We all wish we could relive experiences from our childhood — those fleeting moments that turn into minutes and hours and days faster than we can say graduation. My own daydreams often place me on a soccer field somewhere in the southeastern United States, where I can almost smell the game’s unique blend of dirt and sweat and freshly mowed fescue.
I don’t play anymore, as injuries made me give up the sport in my early 30s. But I still run like the midfielder I once was, logging over 30 miles a week and racing in my sister Taylor’s memory all over the country. In this year of COVID-19 cancellations, I’ve kept up my training, as much for my mental health as for the health of my heart, lungs, and legs.
During a run one recent Saturday, I came across a playing field dotted with kids. Socially distanced parents and siblings decorated the sidelines, their shouts and cheers breaking the relative silence for a runner who runs without music. Even though they were too young to understand proper spacing and vaguely resembled a swarm of bees, they made me long for the beautiful game.
The qualities that make soccer beautiful are also why it doesn’t have the mass appeal in the U.S. that it does in most other countries around the world. For example:
- It’s a low-scoring game.
- The beauty is in the buildup.
- Teamwork fuels wins, though individual performances occasionally shine.
- Though the rewards may be rare, they’re invaluable.
I’m happiest running alone, yet I’ve always loved the team aspect of soccer. Yes, one person ultimately puts the ball in the back of the net, but teams that want to win consistently must field 11 players who understand their individual role and the roles of their teammates.
The most crucial game
The fight against rare disease — certainly the fight against Batten disease — is a little like soccer. Think about the rare disease communities that are making the most headway toward promising treatments and accessible services. Usually, they’re well-connected, with a strong central organization, active patient community, engaged medical community, and scientific experts who act more like teammates than competitors.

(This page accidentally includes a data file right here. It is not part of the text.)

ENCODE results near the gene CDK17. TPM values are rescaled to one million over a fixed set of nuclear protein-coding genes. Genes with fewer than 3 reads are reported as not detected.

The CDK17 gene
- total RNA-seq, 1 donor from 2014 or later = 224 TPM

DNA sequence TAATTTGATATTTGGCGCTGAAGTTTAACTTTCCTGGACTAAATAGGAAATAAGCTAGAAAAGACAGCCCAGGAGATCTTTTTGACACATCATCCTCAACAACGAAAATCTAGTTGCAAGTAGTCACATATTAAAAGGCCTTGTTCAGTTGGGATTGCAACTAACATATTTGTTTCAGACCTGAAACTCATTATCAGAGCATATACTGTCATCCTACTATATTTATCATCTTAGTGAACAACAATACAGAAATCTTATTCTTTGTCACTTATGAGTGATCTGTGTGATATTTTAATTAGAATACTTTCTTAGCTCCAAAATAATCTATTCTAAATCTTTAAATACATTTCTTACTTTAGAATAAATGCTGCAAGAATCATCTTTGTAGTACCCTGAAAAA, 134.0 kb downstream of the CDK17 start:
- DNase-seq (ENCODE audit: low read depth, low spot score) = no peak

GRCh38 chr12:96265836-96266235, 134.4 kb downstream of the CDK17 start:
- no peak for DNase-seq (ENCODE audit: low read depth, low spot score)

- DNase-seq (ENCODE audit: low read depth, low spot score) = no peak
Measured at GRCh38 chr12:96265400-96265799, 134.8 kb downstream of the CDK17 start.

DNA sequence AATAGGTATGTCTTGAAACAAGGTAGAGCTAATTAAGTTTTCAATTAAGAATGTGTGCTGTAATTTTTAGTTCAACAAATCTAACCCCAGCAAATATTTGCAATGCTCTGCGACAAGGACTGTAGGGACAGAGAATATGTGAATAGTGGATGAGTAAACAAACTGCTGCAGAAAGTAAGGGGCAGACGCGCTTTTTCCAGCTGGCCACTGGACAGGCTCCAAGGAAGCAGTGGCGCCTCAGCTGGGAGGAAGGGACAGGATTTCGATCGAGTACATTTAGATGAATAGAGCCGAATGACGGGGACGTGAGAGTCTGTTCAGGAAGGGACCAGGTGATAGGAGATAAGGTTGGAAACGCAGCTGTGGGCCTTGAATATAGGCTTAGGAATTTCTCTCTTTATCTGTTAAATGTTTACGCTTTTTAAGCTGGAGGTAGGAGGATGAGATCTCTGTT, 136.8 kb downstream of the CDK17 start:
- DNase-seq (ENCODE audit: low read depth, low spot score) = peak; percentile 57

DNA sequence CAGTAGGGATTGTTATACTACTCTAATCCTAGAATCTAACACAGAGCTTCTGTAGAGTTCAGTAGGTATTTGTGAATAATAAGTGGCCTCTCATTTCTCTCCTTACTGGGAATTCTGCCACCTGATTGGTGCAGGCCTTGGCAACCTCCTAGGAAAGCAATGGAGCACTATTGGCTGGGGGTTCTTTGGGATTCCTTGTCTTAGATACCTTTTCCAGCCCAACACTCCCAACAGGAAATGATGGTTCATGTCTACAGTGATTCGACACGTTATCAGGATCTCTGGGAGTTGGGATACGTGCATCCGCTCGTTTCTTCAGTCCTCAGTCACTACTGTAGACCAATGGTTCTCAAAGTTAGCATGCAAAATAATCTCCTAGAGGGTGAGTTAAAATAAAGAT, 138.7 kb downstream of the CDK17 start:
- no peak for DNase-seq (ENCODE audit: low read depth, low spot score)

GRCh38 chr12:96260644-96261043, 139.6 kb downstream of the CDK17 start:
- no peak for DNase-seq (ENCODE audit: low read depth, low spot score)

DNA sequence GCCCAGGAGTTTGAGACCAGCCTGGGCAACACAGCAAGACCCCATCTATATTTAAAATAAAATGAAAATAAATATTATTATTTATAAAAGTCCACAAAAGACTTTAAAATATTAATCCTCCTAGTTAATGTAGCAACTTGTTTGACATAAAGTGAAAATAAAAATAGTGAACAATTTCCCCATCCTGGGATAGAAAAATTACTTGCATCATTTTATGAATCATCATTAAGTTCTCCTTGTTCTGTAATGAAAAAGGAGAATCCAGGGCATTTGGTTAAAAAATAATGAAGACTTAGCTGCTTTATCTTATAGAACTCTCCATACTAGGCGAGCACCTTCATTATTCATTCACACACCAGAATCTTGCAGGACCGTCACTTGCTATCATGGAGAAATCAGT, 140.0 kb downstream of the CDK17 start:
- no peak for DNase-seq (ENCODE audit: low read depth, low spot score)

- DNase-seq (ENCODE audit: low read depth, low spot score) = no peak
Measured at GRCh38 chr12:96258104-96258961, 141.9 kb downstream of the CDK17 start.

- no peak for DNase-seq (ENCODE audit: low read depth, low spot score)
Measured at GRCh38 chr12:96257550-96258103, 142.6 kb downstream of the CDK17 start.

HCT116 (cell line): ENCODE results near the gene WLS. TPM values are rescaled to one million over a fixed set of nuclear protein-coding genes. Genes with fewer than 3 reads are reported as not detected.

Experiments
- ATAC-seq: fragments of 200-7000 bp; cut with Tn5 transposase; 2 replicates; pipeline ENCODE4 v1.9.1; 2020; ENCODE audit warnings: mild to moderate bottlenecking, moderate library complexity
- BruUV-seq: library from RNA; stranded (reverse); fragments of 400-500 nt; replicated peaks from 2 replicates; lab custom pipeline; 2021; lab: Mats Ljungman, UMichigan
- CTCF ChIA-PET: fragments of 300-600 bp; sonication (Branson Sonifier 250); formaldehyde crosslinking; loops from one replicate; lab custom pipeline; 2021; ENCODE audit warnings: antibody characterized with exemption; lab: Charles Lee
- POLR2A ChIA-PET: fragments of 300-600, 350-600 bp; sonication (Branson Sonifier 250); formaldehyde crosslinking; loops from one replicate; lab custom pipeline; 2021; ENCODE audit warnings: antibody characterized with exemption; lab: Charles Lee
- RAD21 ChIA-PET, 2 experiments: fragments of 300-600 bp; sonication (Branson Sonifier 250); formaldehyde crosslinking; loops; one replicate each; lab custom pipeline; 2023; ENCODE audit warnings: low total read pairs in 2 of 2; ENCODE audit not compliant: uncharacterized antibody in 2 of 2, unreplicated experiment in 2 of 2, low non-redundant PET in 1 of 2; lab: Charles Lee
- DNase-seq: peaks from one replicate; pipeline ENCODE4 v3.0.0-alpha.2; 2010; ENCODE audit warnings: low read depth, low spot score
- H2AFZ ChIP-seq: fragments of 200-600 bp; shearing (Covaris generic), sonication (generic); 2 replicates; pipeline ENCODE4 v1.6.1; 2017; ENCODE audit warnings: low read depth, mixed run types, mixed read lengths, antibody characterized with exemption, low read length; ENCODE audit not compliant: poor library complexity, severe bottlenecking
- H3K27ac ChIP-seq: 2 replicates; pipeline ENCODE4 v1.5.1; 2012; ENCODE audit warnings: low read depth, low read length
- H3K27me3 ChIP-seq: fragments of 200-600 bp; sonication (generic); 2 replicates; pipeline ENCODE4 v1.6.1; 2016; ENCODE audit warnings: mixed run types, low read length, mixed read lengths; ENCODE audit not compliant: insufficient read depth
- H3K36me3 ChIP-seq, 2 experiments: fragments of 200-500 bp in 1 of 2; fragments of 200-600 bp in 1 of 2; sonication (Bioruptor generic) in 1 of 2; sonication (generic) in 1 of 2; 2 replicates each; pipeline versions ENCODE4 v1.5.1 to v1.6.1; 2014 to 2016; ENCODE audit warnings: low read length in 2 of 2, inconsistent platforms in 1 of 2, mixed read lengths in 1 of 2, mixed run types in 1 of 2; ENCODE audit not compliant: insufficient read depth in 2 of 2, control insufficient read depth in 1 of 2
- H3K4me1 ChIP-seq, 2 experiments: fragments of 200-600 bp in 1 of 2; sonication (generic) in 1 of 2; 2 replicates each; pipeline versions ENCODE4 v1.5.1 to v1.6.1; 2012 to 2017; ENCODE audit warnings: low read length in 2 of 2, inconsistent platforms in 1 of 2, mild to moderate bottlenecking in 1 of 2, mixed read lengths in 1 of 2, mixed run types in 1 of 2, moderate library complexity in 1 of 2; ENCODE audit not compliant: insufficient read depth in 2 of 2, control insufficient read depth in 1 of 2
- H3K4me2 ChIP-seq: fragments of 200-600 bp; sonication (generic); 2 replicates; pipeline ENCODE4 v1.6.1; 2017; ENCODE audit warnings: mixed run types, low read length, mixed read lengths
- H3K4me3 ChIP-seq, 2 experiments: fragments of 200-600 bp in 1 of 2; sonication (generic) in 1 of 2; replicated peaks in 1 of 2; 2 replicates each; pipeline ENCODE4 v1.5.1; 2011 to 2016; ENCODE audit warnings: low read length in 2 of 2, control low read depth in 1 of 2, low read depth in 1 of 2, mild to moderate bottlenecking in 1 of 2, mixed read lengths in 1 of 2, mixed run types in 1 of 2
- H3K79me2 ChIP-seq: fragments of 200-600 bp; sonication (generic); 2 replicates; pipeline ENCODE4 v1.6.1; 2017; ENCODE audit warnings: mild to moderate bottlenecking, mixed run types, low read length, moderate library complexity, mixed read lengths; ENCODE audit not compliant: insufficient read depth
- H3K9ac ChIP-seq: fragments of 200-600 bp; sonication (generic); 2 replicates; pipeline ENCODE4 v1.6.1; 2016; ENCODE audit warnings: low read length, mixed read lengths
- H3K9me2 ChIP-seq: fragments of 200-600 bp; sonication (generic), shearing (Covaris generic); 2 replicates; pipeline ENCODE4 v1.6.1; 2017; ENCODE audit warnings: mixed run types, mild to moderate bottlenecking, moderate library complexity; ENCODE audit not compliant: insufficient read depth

Collaboration is something my friend, fellow author, and rare disease advocate David Fajgenbaum, MD, spends a lot of time championing. Founder of the Castleman Disease Collaborative Network, he’s shown the power of teamwork to track down and destroy even the most elusive opponent. In 2020, he’s taking that approach to the fight against COVID-19, helping find leads in the effort to treat the novel coronavirus.
We’re starting to see similar action in the Batten disease community, and at Taylor’s Tale, we’re lucky to work with an expert like Steven Gray, PhD. Steve isn’t afraid to share credit, and his work makes it out of the lab because he starts with the answer and works backward from there.
I’ve watched this rare disease game — a game with real lives at stake — since my sister’s CLN1 disease diagnosis on a hot summer day in 2006. Not as a fan, but instead as a team member ready to leave the bench and join the experts whenever my name gets called. I’ve seen progress happen almost like magic when everyone plays well together. I’ve also seen the game grind to a halt when people stop passing the ball to one another.
If we really want to change lives — even save them — we have to work together. Pass the ball, within and beyond our own specific patient communities. And to win the game, we need every last player willing to leap off that bench and into the game.
Are you in?
Note: Batten Disease News is strictly a news and information website about the disease. It does not provide medical advice, diagnosis, or treatment. This content is not intended to be a substitute for professional medical advice, diagnosis, or treatment. Always seek the advice of your physician or other qualified health provider with any questions you may have regarding a medical condition. Never disregard professional medical advice or delay in seeking it because of something you have read on this website. The opinions expressed in this column are not those of Batten Disease News or its parent company, BioNews, and are intended to spark discussion about issues pertaining to Batten disease.
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